Tannehill was effective at throwing the ball downfield against the Browns. He completed 11 of 16 passes to the intermediate level of the field (10-19 yards downfield).

(But, as I wrote a couple of days ago, his uneven performances need to stop. It is a 60 minute game. He needs to show up in the first half.)

Jarvis Landry terrorized the Browns’ defense all day. Landry caught 7 of 12 targets and had receptions against six different Browns’ defenders in coverage. He also had 46 yards after the catch. Landry had 120 receiving yards rand a touchdown against the Browns. He was the most targeted WR so far graded by PFF in Week Three along with Denver's Emmanuel Sanders.

On the season, Landry has been targeted 32 times -- also most in the NFL.  

After starting TE Jordan Cameron left with an injury after just 12 snaps, Dion Sims took over and played 60 snaps and was the highest graded player on the team (tied with Landry). He was exceptional as a run blocker, grading out as PFF's  No. 1 run blocking TE in Week 3.

(Yeah, what did I tell you about him replacing Cameron in my post Monday? This is what I told you).

The Miami offensive line struggled all afternoon, as all five starters graded out very poorly. They allowed a ridiculous 19 total pressures on 40 passing plays, although Tannehill was only sacked one time. Facing no pressure, Tannehill was 16-of-22 for 207 yards and two touchdowns, with one interception and a NFL QB Rating of 113.3. Under pressure, however, he was 9-of-17 for 112 yards, one touchdown, one interception and a rating of 68.7.

The running back by committee Miami employed worked out well against the Browns, as the ground game produced 115 yards on 25 carries (4.6 avg.) and the game-winning touchdown. The backs were able to force a combined four missed tackles and had 63 yards after contact.

Rookie cornerback Xavien Howard struggled some in coverage on Sunday after impressing in the first two weeks of the season. He allowed five receptions on six targets for 68 yards and was beaten by the Browns' Terrelle Pryor multiple times for first downs. He continues to be impressive in run defense with his tackling, recording six more on the afternoon from his cornerback position.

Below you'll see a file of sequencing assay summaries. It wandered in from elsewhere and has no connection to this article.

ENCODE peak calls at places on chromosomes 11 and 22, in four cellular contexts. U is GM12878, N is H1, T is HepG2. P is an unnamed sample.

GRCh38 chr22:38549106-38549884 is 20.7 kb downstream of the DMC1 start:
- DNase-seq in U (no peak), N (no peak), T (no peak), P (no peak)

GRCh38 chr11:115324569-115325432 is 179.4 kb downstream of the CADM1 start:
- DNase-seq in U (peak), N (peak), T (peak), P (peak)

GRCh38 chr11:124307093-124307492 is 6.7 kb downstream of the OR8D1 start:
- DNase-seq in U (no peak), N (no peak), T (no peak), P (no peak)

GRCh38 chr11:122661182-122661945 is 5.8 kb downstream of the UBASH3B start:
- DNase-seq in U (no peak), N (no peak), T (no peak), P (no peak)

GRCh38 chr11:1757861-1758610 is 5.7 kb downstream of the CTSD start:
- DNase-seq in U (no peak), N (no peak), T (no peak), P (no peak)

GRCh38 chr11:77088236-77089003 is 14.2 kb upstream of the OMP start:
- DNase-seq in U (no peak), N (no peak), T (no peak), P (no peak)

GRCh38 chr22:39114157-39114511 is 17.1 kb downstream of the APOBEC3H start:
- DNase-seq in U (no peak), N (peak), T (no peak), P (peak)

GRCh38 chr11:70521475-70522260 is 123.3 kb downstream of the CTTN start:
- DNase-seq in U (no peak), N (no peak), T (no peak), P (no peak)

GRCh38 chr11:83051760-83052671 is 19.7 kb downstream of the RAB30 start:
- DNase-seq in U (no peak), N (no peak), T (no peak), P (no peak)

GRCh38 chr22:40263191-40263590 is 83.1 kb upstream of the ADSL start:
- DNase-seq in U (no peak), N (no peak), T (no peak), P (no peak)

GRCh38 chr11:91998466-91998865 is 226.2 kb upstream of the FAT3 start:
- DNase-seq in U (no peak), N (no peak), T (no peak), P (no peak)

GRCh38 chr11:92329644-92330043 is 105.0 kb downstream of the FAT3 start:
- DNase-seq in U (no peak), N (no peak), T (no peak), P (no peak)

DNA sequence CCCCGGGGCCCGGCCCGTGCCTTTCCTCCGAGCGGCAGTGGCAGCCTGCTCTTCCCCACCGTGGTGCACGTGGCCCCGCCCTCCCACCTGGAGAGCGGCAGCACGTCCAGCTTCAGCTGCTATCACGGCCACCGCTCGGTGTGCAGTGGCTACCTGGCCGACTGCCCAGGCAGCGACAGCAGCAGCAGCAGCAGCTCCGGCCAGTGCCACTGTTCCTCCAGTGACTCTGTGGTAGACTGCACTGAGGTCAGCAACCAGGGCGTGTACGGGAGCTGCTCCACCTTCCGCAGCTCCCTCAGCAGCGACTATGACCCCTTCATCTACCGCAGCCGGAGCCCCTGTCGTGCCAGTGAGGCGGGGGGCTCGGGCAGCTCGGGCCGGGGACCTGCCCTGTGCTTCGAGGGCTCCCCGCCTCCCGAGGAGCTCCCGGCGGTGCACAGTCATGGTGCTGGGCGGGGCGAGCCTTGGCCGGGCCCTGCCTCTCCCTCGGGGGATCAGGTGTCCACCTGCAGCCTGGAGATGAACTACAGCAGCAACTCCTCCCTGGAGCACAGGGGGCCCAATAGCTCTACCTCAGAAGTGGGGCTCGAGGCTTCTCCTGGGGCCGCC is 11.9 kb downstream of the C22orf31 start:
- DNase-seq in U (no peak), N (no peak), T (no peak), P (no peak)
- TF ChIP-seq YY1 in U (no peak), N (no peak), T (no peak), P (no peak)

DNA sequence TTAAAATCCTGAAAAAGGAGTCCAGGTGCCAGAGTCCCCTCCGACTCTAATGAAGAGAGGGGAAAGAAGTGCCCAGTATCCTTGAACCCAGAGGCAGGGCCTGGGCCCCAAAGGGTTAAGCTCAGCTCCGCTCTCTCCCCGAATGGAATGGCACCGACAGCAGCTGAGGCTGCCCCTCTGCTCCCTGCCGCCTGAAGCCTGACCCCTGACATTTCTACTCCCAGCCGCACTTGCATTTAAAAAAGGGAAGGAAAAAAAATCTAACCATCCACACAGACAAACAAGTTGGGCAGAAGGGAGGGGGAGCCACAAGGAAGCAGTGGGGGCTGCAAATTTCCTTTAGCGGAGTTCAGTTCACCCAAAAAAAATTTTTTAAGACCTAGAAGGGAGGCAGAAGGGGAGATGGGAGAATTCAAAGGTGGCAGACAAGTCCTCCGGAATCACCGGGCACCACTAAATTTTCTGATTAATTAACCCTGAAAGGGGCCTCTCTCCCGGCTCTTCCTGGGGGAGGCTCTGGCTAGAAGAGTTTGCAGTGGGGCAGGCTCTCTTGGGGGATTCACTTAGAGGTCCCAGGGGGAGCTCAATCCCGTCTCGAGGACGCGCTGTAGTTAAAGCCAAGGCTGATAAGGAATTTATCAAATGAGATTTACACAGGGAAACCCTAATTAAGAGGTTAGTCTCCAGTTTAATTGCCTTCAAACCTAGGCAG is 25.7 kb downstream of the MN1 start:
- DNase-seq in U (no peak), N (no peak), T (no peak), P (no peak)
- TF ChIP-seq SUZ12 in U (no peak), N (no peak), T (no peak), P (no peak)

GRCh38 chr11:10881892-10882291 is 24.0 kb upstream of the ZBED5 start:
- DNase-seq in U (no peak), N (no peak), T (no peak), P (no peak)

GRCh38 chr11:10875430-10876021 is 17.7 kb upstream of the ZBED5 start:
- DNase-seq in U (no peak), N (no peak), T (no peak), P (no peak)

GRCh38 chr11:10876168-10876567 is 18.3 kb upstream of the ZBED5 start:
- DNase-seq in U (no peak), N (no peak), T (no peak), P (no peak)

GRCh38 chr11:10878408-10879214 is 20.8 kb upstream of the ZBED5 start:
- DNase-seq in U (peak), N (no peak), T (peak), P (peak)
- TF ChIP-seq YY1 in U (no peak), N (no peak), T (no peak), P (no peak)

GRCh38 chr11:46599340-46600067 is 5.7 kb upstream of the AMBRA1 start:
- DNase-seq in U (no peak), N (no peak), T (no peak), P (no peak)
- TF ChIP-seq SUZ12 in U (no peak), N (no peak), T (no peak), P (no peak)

September 26, 2016

Dolphins offense and defense suffering same growing pains but one upgrade (in my opinion) on the way

Adam Gase and Vance Joseph sat down late Sunday evening and watched tape of the Dolphins defense against Cleveland, and as they talked, they got this feeling that they have the same problem. That's right, the team's top offensive coach (Gase) and top defensive coach (Joseph) have more or less the same problem.

And that problem is everybody on their units are taking a turn stinking.

 “We need to be on the details," Gase said when asked about the run defense that is today 32nd in the NFL, one day after giving up 169 rushing yards to the Cleveland Browns.

"Sitting there with Vance last night, we were watching it and understanding. We keep talking … It’s almost like mirror images of each other as far as offense and defense on certain things on offense compared to defense. When we talk about stuff, I feel like we’re both saying the same things on different sides of the ball. If we can clean up the little detailed things of doing your assignments -- staying in your gap, making sure that we’re fitting everything right.

"Give us a chance to actually evaluate the scheme before we say, ‘We’ve got to do something different.’ If we do things right to start with, that’s going to give us our best chance to evaluate it and understand if we’re good or if we’re not good. Right now, I would say we’re not doing it well enough to say, ‘We need to move away from the scheme,’ or, ‘We need to do something different.’ If we can clean up some of these little tiny details, it would stop all these bigger runs that are happening. Instead of having nine-yard runs, it would probably be a two- or a one-yard run if we would get our fits a little better."

On defense, the Dolphins are having an issue they had some problems with last year. Some unnamed defensive linemen are freelancing.

"We had a rough go this last game, for sure," Gase said. "We’ve got to clean a lot of things up. It just seems like one person is taking their turn. It’s a new guy every play and we just have to kind of get back to basics and we have to get back to some of our fundamentals of being very gap sound (and) making sure everybody’s doing their job.